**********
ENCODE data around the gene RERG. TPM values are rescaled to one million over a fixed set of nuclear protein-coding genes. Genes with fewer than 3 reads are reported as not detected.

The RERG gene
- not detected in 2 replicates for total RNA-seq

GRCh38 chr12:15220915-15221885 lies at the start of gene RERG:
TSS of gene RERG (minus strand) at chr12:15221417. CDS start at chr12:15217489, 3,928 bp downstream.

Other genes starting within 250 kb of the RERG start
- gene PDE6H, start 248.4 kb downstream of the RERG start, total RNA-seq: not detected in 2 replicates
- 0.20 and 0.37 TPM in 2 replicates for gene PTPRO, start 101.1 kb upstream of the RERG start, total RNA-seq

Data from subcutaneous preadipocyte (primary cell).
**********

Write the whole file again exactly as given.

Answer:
ENCODE data around the gene RERG. TPM values are rescaled to one million over a fixed set of nuclear protein-coding genes. Genes with fewer than 3 reads are reported as not detected.

The RERG gene
- not detected in 2 replicates for total RNA-seq

GRCh38 chr12:15220915-15221885 lies at the start of gene RERG:
TSS of gene RERG (minus strand) at chr12:15221417. CDS start at chr12:15217489, 3,928 bp downstream.

Other genes starting within 250 kb of the RERG start
- gene PDE6H, start 248.4 kb downstream of the RERG start, total RNA-seq: not detected in 2 replicates
- 0.20 and 0.37 TPM in 2 replicates for gene PTPRO, start 101.1 kb upstream of the RERG start, total RNA-seq

Data from subcutaneous preadipocyte (primary cell).